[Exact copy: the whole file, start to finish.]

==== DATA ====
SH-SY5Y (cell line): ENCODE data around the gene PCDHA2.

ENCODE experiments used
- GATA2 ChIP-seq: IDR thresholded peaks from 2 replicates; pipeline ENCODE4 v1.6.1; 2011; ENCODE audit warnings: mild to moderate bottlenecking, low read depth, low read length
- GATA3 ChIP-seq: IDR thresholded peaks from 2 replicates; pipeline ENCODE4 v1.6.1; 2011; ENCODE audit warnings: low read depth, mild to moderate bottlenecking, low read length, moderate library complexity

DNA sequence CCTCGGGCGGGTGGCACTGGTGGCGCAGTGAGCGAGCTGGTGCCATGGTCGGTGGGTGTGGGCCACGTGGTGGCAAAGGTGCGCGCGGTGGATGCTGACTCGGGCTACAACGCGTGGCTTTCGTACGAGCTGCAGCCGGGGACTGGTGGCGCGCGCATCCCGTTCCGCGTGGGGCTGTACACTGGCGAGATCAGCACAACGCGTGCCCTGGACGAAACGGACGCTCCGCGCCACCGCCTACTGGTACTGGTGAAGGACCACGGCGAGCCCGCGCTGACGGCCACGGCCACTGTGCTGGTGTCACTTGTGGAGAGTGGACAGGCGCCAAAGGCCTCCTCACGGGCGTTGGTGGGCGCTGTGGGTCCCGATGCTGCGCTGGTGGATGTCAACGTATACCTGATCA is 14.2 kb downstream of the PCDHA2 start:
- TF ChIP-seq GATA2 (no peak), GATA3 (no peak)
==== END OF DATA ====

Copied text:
SH-SY5Y (cell line): ENCODE data around the gene PCDHA2.

ENCODE experiments used
- GATA2 ChIP-seq: IDR thresholded peaks from 2 replicates; pipeline ENCODE4 v1.6.1; 2011; ENCODE audit warnings: mild to moderate bottlenecking, low read depth, low read length
- GATA3 ChIP-seq: IDR thresholded peaks from 2 replicates; pipeline ENCODE4 v1.6.1; 2011; ENCODE audit warnings: low read depth, mild to moderate bottlenecking, low read length, moderate library complexity

DNA sequence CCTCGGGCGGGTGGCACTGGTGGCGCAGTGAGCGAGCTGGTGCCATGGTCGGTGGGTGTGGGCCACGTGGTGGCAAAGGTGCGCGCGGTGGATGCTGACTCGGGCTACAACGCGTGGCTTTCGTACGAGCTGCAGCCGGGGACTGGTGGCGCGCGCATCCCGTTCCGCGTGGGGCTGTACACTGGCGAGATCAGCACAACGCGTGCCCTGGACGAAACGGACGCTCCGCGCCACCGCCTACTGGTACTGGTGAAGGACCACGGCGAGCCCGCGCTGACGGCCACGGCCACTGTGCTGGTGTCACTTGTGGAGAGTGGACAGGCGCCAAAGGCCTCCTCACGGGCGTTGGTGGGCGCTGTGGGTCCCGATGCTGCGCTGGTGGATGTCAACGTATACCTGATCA is 14.2 kb downstream of the PCDHA2 start:
- TF ChIP-seq GATA2 (no peak), GATA3 (no peak)